I'd commend to the House an important initiative that the OECD has been pursuing, Tax Inspectors Without Borders, modelled on the much better known Doctors Without Borders -- Medecins Sans Frontieres. Tax Inspectors Without Borders is a joint initiative of the OECD and the UN Development Program. Working in countries such as Africa, Asia, Latin America and the Caribbean, it sees tax inspectors work alongside finance ministries in those countries to get the tax that's appropriately due to residents of that country. It's been estimated that for every dollar spent on Tax Inspectors Without Borders there's an additional $100 in revenue to those developing countries. That is an extraordinary payback. I'd encourage the government, through its foreign aid program—limited as it now is—to consider investing more Australian resources in Tax Inspectors Without Borders. It would be an appropriate thing for the government to do in order to deal with some of these challenges that tax havens pose to those in developing countries.
Tax havens should be a top priority for this government. Since 2013 there's been a joint initiative of the OECD and the G20 called the Base Erosion and Profit Shifting Project. Australia used to be on the steering committee for that. We no longer are. We have shifted from the front seat into the back seat. That's a pity, because it means that we're unable to influence this important conversation and to be leaders on multinational tax avoidance, as occurred during Labor's last term in office. We were at the vanguard of pushing some of these important measures, but, since the coalition's come to office, Australia has been a laggard on dealing with multinational tax avoidance.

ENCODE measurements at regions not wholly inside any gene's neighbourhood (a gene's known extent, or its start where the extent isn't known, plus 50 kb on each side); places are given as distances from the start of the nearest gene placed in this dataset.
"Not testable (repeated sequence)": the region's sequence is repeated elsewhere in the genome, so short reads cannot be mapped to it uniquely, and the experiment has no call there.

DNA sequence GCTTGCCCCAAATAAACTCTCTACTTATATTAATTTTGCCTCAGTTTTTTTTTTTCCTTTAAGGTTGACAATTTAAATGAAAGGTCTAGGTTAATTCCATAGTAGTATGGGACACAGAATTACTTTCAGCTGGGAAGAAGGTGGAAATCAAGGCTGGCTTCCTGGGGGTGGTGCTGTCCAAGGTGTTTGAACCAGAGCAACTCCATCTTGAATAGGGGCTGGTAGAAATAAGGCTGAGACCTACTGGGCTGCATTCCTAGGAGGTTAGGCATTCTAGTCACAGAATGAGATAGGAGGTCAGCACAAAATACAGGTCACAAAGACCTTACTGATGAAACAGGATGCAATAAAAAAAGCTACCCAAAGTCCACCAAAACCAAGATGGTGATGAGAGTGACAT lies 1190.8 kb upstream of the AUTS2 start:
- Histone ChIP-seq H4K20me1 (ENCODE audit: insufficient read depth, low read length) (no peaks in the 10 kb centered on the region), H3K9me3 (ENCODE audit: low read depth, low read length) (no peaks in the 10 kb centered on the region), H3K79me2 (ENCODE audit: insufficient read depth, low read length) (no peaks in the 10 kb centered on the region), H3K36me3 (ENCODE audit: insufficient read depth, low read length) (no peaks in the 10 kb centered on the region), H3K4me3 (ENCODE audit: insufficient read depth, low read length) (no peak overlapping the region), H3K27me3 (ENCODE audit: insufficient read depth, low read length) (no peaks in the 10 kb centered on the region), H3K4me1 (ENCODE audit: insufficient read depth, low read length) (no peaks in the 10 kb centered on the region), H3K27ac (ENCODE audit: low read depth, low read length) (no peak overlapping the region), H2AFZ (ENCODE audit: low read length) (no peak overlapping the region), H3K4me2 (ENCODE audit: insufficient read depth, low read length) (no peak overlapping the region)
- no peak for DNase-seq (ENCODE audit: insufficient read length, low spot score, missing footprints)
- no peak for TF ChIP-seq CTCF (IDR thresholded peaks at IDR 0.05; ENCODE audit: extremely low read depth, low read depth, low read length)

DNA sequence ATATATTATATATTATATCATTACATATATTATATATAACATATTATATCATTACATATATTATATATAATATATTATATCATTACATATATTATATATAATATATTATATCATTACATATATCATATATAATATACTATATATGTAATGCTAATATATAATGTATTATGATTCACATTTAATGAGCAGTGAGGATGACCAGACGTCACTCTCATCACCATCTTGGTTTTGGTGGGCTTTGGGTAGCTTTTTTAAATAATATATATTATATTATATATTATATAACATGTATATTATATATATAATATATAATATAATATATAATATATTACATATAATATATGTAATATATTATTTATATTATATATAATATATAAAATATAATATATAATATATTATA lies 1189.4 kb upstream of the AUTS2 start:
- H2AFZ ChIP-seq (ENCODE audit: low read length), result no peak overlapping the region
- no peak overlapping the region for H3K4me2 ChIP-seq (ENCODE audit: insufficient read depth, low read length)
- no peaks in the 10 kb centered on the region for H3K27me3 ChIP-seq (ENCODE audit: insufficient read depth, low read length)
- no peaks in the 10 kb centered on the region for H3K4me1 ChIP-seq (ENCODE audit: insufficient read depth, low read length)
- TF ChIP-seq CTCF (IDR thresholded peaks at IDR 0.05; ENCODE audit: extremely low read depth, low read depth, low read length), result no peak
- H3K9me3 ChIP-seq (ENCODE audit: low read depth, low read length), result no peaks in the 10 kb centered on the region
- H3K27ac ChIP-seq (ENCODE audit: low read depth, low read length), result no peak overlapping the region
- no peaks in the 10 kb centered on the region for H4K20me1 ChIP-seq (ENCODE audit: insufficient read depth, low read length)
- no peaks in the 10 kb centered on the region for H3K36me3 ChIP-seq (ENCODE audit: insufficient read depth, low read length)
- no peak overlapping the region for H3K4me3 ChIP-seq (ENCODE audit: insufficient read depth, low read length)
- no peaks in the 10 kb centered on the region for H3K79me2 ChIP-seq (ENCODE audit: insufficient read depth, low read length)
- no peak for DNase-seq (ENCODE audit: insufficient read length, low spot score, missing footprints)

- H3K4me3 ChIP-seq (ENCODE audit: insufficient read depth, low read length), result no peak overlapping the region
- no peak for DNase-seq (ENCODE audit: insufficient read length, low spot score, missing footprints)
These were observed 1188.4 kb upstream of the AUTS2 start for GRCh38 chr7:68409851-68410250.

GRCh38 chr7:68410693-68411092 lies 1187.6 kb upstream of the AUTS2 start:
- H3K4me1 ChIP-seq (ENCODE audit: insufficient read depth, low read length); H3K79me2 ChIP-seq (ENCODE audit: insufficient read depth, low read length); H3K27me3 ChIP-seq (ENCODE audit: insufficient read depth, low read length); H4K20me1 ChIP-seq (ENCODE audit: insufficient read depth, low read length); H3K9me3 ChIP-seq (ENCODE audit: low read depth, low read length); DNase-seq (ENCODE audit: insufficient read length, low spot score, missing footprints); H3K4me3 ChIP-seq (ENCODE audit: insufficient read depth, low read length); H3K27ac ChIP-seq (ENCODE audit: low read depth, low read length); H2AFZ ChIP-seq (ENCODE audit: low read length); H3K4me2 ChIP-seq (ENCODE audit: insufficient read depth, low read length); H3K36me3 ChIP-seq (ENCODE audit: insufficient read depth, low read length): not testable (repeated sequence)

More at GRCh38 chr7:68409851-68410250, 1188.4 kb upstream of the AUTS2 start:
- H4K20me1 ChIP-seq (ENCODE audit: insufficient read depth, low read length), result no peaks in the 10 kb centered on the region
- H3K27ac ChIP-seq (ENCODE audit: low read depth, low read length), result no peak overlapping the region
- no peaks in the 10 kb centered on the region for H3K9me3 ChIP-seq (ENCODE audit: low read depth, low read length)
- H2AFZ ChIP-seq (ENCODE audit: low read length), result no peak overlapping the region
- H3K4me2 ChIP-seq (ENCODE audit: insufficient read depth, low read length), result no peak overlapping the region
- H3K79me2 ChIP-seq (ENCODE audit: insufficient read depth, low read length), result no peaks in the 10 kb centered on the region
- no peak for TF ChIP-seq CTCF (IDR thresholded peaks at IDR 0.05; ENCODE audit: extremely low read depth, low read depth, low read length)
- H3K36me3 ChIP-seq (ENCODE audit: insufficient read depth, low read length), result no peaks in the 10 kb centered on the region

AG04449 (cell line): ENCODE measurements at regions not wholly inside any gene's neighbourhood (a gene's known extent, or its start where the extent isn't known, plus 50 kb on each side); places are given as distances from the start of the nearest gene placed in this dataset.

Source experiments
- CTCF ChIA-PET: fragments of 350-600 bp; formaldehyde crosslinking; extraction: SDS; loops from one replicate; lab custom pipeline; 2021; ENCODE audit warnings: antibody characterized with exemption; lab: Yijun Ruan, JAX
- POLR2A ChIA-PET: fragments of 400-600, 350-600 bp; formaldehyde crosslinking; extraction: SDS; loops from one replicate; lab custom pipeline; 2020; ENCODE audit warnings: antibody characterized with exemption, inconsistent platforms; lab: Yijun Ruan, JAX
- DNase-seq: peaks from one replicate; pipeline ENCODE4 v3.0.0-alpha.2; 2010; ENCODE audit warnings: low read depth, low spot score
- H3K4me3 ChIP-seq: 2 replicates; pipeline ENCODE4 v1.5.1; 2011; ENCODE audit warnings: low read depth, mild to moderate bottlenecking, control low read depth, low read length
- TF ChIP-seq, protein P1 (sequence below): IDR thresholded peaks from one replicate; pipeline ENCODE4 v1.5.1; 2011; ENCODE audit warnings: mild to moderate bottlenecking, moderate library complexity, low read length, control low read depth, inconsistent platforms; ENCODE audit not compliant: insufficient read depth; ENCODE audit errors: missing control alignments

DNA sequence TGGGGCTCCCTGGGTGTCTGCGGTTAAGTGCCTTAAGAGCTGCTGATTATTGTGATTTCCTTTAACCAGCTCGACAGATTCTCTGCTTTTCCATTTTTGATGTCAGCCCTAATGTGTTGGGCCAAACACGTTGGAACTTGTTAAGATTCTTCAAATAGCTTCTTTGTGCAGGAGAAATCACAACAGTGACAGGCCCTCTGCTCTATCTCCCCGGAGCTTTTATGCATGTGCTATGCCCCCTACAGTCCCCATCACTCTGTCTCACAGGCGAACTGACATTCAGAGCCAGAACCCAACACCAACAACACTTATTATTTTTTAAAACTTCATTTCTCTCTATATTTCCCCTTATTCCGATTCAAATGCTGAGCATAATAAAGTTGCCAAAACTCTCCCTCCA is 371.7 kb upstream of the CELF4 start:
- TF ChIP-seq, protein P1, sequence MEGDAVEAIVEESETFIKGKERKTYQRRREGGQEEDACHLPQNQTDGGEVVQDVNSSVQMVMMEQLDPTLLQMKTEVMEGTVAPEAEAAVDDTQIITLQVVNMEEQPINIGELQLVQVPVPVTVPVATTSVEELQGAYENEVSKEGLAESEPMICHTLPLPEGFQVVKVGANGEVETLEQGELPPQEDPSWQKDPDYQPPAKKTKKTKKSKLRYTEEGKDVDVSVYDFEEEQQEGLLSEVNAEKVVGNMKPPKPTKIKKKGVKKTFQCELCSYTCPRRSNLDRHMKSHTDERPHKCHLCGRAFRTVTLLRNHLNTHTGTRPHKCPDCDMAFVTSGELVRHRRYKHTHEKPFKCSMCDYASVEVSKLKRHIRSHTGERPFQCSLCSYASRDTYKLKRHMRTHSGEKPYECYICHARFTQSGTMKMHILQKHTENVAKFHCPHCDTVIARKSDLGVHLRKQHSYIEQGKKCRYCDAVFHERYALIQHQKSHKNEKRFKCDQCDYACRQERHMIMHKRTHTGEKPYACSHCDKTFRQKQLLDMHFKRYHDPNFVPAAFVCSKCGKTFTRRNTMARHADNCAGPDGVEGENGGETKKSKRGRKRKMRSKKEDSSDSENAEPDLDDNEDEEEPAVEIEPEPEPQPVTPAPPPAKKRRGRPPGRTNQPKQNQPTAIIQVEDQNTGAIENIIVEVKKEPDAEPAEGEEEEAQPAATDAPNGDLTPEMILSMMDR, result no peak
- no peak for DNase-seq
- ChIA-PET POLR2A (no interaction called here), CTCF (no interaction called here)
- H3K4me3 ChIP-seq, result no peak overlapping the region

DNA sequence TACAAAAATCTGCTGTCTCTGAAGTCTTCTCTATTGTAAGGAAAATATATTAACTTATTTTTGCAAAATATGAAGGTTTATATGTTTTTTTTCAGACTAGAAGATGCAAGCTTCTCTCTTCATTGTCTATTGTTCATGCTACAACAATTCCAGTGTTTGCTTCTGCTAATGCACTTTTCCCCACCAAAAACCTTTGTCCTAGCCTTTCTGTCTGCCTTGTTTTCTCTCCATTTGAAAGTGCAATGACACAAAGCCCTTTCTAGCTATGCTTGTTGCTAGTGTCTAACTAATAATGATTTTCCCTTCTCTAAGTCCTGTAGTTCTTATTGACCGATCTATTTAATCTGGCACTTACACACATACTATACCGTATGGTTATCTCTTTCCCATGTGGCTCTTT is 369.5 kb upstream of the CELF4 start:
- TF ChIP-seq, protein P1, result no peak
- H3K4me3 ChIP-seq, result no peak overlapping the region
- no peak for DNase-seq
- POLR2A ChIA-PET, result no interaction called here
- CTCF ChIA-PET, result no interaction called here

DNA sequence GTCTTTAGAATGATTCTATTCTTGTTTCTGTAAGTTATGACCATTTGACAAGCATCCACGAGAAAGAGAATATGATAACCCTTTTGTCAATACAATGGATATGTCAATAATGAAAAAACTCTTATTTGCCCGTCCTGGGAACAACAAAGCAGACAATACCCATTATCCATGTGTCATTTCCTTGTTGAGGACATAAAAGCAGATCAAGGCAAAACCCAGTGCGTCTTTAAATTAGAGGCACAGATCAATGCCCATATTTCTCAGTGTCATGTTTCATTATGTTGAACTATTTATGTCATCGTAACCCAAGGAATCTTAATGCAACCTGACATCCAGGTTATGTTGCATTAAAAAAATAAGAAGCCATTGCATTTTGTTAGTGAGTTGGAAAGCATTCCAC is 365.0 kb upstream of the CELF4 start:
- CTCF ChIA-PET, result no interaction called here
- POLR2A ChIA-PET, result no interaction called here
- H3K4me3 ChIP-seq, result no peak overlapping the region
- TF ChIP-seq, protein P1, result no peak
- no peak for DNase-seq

The coalition promised to put in place a register of beneficial ownership and then backflipped, killed the idea. They voted against Labor's measures to close multinational tax loopholes when they were in office, and then, despite us supporting their multinational anti-avoidance law, set about lying to the Australian people: suggesting that Labor had not supported that law. It's simply not true. Labor has supported the modest multinational tax avoidance measures the coalition's put in place, but we would like to see them go further. An estimate from Gabriel Zucman and co-authors is up to $16 billion of additional revenue could be flowing to tax havens as a result of the failure to properly crackdown on tax havens.
Other countries are looking at alternatives such as digital taxation. Other countries are moving more quickly on the public reporting of country-by-country reports. Other countries have better registers of beneficial ownership, providing accurate information as to who really owns Australians' firms. Other countries have whistleblower protection laws, qui tam laws, which have been in place in Britain and the United States for many years. They have better rules around government tenders, ensuring those who are tendering for government contracts disclose their country of tax domicile. Other countries have significantly greater tax transparency than Australia does.
As the member for Kingsford Smith pointed out earlier, Labor's laws that would have seen reporting of taxable income and tax paid by firms over $100 million were wound back by the coalition in office via a dodgy deal with the Australian Greens. When the threshold went from $100 million to $200 million, two-thirds of private firms were taken out of the tax transparency net. We were told before those laws came into place that they would create a kidnap risk. A variety of questionable excuses were used. I have seen no evidence since those laws came into effect that any of those scare campaigns were anything other than vested interests trying to look after their mates. So it would be perfectly appropriate in an era in which Australians are hankering after more tax transparency for this information to be expanded and for the threshold to be brought down from $200 million to $100 million.